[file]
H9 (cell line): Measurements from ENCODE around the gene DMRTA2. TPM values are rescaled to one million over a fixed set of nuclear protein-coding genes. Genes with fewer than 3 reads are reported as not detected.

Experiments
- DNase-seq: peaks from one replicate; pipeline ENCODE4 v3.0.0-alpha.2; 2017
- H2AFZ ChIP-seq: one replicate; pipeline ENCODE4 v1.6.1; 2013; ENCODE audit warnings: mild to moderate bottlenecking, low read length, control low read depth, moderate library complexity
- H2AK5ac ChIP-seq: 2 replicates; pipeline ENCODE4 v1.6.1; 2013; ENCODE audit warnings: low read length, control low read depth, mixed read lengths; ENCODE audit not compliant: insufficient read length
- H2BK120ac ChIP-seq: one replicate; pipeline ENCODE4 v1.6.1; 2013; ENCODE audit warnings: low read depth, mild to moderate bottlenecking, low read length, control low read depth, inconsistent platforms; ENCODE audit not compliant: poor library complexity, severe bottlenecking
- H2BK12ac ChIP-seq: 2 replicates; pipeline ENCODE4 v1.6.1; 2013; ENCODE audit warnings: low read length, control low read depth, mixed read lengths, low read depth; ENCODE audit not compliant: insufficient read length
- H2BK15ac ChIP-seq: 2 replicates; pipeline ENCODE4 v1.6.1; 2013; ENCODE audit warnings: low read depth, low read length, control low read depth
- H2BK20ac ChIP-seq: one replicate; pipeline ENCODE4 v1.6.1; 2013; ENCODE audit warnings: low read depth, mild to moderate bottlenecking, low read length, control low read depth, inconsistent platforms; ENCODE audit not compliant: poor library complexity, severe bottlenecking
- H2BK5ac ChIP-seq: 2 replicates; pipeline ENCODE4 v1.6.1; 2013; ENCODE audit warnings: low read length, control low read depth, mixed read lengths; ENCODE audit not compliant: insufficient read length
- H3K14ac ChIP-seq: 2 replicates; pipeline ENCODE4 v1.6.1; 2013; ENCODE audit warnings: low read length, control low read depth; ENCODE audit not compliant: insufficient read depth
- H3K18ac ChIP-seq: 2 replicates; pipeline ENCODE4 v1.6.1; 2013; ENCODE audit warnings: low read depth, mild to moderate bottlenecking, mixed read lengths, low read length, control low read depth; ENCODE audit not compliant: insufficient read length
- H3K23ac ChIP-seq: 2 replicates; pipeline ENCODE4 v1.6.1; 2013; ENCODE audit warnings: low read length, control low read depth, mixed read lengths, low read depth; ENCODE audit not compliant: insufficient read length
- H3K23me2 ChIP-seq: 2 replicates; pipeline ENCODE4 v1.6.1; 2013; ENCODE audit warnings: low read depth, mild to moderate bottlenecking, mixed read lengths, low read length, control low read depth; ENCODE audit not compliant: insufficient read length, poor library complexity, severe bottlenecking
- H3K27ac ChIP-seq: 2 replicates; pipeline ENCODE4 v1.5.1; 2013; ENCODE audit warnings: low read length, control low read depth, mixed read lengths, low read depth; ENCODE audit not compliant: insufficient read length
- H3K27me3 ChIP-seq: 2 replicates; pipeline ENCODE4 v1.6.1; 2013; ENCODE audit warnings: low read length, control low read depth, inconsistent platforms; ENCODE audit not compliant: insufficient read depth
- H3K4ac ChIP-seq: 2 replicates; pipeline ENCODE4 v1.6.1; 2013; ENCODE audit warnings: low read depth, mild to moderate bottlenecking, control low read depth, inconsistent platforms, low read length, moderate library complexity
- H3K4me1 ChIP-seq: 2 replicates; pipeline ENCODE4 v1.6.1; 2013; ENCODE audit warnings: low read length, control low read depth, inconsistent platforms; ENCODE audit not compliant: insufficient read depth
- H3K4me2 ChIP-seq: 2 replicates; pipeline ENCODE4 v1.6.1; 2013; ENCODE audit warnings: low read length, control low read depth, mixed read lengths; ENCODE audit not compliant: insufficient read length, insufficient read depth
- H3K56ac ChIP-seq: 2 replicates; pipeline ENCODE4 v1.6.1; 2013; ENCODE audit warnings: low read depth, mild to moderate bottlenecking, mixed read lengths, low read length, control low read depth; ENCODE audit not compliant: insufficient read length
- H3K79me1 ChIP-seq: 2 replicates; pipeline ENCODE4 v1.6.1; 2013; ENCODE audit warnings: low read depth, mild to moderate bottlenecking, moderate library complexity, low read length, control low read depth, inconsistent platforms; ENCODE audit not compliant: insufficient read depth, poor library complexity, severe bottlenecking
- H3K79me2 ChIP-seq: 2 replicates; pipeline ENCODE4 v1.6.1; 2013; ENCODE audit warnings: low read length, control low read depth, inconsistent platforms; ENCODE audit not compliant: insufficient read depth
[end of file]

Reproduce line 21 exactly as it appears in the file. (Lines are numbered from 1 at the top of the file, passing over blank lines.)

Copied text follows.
- H3K79me1 ChIP-seq: 2 replicates; pipeline ENCODE4 v1.6.1; 2013; ENCODE audit warnings: low read depth, mild to moderate bottlenecking, moderate library complexity, low read length, control low read depth, inconsistent platforms; ENCODE audit not compliant: insufficient read depth, poor library complexity, severe bottlenecking